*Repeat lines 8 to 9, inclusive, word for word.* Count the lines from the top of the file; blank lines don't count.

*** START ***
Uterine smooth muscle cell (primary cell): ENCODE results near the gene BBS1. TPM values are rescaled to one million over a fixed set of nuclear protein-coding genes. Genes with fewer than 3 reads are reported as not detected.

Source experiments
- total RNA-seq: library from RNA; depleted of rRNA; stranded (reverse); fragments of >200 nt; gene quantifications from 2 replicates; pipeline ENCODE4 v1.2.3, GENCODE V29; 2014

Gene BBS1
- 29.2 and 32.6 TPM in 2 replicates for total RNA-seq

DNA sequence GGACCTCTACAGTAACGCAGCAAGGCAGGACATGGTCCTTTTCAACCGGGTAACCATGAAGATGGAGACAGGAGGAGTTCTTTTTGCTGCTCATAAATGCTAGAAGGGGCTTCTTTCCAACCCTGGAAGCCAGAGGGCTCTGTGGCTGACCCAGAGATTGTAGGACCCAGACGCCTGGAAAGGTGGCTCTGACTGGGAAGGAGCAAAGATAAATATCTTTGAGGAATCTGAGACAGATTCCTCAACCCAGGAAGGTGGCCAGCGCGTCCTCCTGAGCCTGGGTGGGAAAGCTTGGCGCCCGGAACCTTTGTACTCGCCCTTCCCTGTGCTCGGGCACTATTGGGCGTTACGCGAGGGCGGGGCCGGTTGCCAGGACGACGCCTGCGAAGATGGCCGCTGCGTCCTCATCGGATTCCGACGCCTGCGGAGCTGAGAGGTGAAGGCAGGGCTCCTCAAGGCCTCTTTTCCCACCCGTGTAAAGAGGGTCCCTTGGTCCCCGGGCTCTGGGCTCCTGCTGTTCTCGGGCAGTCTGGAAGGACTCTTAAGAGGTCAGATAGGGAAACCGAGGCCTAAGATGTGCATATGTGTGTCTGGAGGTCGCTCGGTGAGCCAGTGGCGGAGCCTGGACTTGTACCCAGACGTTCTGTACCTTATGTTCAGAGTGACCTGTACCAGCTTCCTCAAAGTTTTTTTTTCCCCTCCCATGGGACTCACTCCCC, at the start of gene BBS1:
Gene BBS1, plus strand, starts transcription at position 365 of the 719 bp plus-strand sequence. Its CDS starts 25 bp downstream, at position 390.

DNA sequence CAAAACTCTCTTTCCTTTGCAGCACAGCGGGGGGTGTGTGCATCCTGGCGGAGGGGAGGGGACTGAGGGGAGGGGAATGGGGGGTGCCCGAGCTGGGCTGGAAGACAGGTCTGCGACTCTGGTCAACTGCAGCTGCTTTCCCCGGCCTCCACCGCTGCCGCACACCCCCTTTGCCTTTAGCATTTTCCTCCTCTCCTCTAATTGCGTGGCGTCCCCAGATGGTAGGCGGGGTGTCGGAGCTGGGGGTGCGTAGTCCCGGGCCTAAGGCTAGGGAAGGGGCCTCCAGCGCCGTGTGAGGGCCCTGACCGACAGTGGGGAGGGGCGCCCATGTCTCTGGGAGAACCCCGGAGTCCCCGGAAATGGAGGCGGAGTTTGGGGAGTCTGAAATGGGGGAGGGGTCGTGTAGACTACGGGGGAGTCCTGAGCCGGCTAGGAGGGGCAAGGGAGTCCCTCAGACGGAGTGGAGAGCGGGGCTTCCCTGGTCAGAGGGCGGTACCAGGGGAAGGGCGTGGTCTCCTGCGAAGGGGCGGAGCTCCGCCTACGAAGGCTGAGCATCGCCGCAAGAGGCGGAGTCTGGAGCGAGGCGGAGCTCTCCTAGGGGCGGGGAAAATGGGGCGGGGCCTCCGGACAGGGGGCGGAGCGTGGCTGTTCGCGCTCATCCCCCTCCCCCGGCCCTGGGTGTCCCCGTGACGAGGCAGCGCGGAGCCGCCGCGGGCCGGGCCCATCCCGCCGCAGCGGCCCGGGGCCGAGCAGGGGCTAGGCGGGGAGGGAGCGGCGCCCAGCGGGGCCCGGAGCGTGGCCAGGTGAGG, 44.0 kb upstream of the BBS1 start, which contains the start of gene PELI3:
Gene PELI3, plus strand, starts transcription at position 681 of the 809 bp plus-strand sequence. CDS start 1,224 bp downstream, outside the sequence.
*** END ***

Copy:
DNA sequence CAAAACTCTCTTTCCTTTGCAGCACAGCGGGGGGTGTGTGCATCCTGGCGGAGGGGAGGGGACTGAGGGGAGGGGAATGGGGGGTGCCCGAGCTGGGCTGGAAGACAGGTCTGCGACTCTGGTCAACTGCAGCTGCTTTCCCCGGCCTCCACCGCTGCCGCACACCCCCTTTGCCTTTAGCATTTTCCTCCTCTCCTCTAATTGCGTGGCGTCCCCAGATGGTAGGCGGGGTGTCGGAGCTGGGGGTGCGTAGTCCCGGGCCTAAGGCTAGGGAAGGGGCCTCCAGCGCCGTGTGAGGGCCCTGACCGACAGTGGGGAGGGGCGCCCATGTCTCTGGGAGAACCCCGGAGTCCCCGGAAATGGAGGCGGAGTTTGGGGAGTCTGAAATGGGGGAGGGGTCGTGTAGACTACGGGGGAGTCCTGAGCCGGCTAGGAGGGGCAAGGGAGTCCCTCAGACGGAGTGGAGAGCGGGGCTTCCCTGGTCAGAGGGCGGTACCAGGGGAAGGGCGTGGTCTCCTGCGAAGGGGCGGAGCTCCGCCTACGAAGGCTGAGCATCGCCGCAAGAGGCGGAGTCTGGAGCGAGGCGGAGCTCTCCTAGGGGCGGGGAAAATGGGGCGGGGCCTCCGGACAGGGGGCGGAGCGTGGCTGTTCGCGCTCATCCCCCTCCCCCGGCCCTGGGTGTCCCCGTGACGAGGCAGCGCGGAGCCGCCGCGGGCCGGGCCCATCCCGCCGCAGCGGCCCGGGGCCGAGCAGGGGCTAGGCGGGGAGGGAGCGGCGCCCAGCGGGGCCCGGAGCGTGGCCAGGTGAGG, 44.0 kb upstream of the BBS1 start, which contains the start of gene PELI3:
Gene PELI3, plus strand, starts transcription at position 681 of the 809 bp plus-strand sequence. CDS start 1,224 bp downstream, outside the sequence.